ONE-TIME READING OF MARLOWE'S "DOCTOR FAUSTUS" WILL ACCOMPANY MARCH 22 PRESENTATION OF "JOHANNES DOKCHTOR FAUST, A PETRIFYING PUPPET COMEDYE" BY CZECHOLSLOVAK-AMERICAN MARIONETTE THEATRE

On Friday, March 22, Theater for the New City will present a special one-hour, acoustic-punk reading of Christopher Marlowe's classic "Doctor Faustus," directed by Elizabeth Ruf Maldonado. The reading follows the 8:00 PM production of "Johannes Dokchtor Faust, a Petrifying Puppet Comedye" by Czechoslovak-American Marionette Theatre.

Crystal Field, Artistic Director of Theater for the New City, will portray Faust. The Czech/British/U.S. cast also includes: Jonathan Slaff, Briana Bartenieff, Emily Pezzella, Robert (Moe) Maloney, Elizabeth Ruf-Maldonado, Matt Roper, Vit Horejs, Bonnie Stein, Kerry Milliron, Michelle Beshaw, Deborah Beshaw-Farrell and Ben Watts. Soundscape is by Karl Bateman.

Refreshments will be served. Admission is free but donations will be gratefully accepted. The reading will start around 9:20 PM. No RSVP is required.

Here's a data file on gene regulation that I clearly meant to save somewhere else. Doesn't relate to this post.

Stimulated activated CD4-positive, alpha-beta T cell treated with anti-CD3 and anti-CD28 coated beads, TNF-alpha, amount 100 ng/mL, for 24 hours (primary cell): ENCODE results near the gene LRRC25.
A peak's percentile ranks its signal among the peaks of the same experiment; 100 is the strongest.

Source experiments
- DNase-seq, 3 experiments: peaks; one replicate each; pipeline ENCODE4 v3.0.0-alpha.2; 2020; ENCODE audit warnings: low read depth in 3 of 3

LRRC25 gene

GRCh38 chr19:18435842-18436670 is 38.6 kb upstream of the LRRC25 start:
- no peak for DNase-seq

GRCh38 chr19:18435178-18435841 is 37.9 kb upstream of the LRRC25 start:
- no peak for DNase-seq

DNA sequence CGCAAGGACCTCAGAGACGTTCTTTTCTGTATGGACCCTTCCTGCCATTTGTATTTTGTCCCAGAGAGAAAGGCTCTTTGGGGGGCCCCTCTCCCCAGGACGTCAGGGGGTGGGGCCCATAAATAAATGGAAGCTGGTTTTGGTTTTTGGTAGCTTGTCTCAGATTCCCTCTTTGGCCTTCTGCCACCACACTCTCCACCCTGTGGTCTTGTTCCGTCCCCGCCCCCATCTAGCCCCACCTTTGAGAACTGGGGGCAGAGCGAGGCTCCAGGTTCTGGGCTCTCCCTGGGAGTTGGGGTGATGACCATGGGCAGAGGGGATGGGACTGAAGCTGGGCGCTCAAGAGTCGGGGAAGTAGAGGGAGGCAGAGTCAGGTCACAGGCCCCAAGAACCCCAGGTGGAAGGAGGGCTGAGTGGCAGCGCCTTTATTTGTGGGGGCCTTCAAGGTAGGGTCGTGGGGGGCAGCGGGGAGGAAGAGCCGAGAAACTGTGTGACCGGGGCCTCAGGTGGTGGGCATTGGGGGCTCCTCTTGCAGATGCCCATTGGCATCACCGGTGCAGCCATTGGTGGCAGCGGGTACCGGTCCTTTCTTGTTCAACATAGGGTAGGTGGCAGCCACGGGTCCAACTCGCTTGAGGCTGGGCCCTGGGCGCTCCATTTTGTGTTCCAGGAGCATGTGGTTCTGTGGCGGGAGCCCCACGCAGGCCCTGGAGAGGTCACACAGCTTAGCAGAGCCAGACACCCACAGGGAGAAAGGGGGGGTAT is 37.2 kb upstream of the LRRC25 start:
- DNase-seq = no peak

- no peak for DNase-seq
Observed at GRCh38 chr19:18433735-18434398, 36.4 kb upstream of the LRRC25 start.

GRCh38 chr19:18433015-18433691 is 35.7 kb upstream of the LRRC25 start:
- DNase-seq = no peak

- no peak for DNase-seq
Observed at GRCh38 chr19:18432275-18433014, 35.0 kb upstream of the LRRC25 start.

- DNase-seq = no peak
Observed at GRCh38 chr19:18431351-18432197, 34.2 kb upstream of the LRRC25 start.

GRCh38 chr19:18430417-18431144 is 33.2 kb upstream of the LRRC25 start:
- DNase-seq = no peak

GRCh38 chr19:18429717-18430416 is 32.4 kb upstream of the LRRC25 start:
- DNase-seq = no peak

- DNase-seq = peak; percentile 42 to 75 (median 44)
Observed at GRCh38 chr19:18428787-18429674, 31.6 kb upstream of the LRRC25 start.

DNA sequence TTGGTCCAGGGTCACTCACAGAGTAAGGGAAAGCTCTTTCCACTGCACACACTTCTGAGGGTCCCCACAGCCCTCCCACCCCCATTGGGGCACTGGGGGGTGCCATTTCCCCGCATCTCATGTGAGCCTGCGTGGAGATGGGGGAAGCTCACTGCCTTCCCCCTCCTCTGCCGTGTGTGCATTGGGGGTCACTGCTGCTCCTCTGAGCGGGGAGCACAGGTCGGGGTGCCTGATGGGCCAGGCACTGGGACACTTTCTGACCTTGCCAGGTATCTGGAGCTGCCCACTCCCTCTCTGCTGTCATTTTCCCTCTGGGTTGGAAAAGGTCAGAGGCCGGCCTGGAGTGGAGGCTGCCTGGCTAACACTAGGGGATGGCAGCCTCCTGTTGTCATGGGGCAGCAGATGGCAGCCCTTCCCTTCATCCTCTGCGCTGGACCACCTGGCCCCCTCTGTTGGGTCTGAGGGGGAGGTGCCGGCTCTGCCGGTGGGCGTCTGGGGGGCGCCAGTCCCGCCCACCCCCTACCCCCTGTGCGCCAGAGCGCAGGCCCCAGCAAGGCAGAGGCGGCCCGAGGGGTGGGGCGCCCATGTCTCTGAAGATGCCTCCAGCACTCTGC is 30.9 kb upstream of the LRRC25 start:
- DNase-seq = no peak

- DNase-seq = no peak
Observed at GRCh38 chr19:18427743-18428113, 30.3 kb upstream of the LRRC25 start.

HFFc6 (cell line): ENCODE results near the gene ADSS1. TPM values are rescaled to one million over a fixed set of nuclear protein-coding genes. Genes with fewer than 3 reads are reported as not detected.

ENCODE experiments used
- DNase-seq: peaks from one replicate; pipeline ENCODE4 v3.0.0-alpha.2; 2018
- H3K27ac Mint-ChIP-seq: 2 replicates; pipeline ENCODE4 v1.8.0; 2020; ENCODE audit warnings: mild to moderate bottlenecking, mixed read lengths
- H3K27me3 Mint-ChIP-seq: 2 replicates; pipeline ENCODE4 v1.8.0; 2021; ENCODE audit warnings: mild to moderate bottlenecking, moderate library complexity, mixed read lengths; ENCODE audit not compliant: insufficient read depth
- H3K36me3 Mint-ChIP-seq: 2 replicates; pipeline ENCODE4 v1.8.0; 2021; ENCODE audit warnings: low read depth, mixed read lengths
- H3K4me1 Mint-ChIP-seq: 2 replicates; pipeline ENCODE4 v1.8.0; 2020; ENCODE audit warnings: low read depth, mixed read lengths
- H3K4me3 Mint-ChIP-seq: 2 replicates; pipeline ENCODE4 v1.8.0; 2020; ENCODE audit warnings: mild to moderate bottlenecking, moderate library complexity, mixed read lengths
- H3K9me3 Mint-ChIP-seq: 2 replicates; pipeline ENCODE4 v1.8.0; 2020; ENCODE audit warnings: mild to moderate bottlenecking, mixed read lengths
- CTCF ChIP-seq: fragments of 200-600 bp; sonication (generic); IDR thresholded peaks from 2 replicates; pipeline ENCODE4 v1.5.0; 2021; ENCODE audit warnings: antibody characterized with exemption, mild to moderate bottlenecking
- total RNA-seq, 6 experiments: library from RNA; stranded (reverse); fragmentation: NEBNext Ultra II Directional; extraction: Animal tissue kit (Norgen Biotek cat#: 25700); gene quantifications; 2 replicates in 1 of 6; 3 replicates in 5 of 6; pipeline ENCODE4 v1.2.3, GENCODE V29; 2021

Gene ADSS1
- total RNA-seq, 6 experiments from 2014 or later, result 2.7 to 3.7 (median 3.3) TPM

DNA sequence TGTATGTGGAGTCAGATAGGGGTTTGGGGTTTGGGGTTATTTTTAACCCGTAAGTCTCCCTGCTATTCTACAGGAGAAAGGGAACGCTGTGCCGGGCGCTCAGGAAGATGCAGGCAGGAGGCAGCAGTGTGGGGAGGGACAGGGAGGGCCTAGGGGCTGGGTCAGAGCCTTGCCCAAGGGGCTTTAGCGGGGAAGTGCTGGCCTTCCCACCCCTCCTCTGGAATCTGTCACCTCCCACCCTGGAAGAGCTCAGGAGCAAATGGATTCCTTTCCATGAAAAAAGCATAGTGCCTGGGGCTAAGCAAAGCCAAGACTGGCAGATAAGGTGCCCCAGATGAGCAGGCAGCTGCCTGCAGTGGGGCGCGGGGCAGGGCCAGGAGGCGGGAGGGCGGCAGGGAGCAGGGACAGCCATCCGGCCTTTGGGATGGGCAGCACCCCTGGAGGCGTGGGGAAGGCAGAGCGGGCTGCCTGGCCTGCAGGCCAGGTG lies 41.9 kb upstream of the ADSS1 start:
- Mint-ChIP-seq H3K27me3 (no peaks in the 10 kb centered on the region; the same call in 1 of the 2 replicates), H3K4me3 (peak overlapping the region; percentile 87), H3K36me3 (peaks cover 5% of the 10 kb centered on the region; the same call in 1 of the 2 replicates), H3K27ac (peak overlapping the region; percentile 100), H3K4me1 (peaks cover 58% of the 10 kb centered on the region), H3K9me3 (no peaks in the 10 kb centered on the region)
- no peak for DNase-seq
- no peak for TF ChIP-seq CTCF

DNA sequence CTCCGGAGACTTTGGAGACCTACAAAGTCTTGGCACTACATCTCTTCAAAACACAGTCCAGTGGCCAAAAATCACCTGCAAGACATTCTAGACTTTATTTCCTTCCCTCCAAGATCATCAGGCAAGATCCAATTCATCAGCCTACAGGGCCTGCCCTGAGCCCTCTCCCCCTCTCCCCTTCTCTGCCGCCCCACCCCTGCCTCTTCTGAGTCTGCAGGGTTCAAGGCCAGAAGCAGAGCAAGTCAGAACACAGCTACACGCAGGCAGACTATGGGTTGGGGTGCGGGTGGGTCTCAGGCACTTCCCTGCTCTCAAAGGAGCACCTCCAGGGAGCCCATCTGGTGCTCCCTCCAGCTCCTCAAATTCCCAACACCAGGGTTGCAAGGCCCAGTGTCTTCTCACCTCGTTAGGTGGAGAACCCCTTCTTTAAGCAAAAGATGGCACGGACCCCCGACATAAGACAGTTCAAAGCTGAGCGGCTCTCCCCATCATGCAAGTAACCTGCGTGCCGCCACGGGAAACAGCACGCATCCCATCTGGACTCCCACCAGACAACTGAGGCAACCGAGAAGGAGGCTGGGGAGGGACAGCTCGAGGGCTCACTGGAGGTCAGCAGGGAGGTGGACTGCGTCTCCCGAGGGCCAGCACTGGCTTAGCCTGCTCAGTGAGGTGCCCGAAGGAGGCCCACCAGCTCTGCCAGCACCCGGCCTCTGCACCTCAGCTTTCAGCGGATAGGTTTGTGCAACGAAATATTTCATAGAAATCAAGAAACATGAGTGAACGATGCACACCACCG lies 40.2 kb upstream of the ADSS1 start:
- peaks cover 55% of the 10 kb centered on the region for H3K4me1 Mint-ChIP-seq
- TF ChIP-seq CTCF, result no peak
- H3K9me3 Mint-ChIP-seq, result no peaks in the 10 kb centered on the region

The reading is a special event to accompany the marionette theater production, "Johannes Dokchtor Faust, a Petrifying Puppet Comedye," which is translated and directed by Vit Horejs. In it, the story of the learned Johannes Faust, who sold his soul to the devil for ultimate knowledge, is staged with age-old technical tricks of Czech puppetry, including fire and thunder, hellish gargoyles and underwater creatures.

The producers thought it would be fun to also give a nod to Marlowe's version, and that's how this reading got dreamed up.

Theater for the New City is located at 155 First Ave., at E. 10th Street. For more Info, call 212-254-1109 or go to www.theaterforthenewcity.net.

For press info on "Johannes Dokchtor Faust, a Petrifying Puppet Comedye," including info on the Faustian canon in Czech puppetry, a history of the Czech marionette genre and the production history of Czechoslovak-American Marionette Theatre, go to: www.jsnyc.com/season/vitfaust2019.htm.  Photos are available at: https://photos.app.goo.gl/PQQsLQeFg2jqYKsx7.

For info on Marlowe's "Doctor Faustus," go to Wikipedia.

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